Digital cables either work or don't. Take fibre audio cables for example. Either the light will get there, or it won't. There's no 'shade' of light getting there.

This I'm basing on all the years of my dad (in the broadcast business for almost 50 years) telling me how digital TV on fibre works and etc.

EDIT: Turns out I'm completely wrong. Check below.




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  # 249240 20-Aug-2009 23:19
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magu: I'm sorry Regs, but I don't think your analogy using sat reception applies here.

The OP is talking about a digital source going through a digital medium to a digital receiver. Satellite transmissions use a non-digital medium (the air/radio/whatever waves) to deliver the stream. Its unreliability (the rain/weather conditions) is what causes the pixelation or blocking. Dodgy ANALOG cables will indeed cause blocking or pixelation.

Digital cables either work or don't. Take fibre audio cables for example. Either the light will get there, or it won't. There's no 'shade' of light getting there.

This I'm basing on all the years of my dad (in the broadcast business for almost 50 years) telling me how digital TV on fibre works and etc.

That's the not case here, in your example the light might intermittently get there - sometimes working, sometimes not and that could cause a number of problems.  Anyway, I think the main point with HDMI specifically (and digital in general) is that when there's a problem, there's an obvious problem.  Don't be worried that your cheapie cable isn't working as well as it could.  If you can't tell there's a problem, there's not.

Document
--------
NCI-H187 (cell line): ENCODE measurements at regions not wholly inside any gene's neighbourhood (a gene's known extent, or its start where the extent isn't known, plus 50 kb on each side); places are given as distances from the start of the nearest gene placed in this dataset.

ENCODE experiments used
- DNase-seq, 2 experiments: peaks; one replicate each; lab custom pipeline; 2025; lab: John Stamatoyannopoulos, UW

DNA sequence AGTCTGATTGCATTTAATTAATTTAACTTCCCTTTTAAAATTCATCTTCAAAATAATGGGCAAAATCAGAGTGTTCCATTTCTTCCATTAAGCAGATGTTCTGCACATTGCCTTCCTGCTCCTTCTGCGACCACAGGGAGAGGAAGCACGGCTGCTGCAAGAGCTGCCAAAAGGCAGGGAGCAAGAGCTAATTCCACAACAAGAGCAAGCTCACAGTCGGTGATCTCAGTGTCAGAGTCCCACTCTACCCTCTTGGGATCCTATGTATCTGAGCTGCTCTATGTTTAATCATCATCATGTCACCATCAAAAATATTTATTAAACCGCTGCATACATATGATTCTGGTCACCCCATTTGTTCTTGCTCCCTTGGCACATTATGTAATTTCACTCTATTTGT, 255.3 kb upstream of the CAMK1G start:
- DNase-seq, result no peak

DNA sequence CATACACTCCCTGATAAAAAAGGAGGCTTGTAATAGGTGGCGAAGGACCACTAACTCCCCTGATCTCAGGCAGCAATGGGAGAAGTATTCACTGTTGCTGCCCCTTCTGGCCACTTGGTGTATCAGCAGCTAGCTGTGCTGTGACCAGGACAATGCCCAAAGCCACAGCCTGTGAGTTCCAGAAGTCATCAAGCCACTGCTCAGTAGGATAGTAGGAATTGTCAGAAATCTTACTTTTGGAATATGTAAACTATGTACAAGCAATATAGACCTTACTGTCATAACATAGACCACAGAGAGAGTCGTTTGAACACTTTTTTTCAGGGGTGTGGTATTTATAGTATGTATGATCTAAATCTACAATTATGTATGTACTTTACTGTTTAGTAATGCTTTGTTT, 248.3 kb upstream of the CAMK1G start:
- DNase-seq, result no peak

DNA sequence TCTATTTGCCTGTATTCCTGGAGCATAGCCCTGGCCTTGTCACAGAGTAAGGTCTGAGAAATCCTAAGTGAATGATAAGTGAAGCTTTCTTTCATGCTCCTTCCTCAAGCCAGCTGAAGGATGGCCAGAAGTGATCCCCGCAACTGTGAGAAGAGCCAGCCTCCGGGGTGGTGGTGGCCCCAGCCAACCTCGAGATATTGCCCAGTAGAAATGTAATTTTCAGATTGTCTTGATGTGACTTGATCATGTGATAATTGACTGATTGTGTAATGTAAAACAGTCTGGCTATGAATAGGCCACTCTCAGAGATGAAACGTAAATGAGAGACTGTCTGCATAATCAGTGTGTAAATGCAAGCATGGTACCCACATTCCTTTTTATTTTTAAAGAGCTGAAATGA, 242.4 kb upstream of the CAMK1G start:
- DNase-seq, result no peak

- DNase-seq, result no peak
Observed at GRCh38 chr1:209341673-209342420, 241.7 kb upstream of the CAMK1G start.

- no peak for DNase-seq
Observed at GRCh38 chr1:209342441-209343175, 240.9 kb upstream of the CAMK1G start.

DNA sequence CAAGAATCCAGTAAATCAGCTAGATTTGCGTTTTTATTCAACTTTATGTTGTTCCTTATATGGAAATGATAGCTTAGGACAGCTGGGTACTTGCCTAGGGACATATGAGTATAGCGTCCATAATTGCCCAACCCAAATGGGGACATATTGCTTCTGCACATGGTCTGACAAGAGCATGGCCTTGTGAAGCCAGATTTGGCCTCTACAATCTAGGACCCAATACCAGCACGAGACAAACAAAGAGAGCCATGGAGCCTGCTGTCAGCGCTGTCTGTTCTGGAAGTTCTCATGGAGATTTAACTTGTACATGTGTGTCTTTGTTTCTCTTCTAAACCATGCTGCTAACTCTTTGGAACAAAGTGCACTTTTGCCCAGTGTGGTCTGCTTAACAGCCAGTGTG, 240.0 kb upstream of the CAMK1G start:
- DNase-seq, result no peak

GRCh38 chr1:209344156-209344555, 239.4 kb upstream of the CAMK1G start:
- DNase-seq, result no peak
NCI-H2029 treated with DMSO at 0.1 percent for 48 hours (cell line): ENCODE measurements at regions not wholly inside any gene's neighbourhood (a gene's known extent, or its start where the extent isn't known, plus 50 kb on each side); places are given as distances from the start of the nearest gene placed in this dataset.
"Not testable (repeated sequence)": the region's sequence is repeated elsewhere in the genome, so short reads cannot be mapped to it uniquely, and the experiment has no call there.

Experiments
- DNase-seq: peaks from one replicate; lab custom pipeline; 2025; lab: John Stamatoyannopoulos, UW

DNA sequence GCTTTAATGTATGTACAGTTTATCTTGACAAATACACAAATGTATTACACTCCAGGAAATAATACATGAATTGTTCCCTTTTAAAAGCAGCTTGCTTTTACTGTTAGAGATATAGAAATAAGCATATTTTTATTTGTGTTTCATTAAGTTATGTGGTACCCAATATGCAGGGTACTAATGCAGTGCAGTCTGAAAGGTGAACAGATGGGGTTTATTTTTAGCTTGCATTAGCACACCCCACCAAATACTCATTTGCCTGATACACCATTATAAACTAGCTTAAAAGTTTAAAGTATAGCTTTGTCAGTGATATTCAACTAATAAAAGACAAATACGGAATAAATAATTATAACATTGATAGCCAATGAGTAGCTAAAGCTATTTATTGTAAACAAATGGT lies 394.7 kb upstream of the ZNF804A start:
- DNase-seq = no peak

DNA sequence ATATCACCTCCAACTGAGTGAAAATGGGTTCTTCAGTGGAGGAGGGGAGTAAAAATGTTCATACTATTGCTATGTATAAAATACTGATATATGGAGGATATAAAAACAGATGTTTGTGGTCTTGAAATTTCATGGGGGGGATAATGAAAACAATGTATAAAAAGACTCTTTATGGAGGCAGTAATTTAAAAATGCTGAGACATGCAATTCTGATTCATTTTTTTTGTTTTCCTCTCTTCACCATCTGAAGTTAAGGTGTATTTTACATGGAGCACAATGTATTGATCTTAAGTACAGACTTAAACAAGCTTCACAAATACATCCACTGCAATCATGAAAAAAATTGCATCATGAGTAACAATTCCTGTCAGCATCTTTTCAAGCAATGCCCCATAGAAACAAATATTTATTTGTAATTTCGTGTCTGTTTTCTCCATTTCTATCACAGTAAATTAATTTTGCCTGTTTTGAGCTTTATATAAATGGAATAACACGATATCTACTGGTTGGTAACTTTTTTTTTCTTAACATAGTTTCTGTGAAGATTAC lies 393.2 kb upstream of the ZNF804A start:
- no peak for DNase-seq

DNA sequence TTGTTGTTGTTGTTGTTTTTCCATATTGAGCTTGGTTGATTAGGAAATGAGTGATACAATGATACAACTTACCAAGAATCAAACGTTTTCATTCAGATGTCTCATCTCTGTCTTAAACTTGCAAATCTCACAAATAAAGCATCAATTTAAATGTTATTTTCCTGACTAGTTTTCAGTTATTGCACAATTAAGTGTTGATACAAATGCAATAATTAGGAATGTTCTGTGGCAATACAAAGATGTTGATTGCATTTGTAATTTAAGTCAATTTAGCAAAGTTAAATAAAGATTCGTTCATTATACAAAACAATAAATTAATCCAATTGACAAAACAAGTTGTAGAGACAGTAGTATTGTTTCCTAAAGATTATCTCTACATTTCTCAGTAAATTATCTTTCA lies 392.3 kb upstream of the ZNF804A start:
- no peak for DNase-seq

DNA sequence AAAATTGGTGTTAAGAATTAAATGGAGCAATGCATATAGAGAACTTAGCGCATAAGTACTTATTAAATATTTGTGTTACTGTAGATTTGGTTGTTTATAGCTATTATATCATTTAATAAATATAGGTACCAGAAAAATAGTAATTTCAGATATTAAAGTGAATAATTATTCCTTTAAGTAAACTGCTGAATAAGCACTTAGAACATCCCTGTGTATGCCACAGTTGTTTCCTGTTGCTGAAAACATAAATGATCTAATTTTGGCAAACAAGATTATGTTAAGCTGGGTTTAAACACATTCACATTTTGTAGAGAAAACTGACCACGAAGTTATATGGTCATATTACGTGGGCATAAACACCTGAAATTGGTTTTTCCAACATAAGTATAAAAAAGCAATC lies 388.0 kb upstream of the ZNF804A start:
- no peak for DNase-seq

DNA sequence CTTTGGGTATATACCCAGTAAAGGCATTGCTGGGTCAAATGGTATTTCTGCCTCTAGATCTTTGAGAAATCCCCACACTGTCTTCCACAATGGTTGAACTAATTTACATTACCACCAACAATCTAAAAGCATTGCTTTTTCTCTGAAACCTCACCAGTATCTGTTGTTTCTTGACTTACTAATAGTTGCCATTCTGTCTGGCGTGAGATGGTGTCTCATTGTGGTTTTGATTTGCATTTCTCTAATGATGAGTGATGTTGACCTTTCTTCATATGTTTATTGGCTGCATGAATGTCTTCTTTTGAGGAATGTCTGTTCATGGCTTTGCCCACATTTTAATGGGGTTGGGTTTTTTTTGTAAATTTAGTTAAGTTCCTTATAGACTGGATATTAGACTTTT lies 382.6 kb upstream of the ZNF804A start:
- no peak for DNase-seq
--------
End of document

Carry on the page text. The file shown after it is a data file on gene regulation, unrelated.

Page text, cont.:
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  # 249241 20-Aug-2009 23:29
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magu:

Digital cables either work or don't. Take fibre audio cables for example. Either the light will get there, or it won't. There's no 'shade' of light getting there.

This I'm basing on all the years of my dad (in the broadcast business for almost 50 years) telling me how digital TV on fibre works and etc.


you are wrong too sorry.  fire up google and search for the HDMI standard and see how it works.  there are 'shades' and signal degradation with HDMI - especially over longer cable runs.  If your dad is telling you that its 0's and 1's and it works or it doesnt, then perhaps he doesnt really know what HDMI is.




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  # 249266 21-Aug-2009 07:01
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I stand corrected, then.




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  # 249267 21-Aug-2009 07:05
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Googling around did return a very interesting article. Check numbers 3 and 4.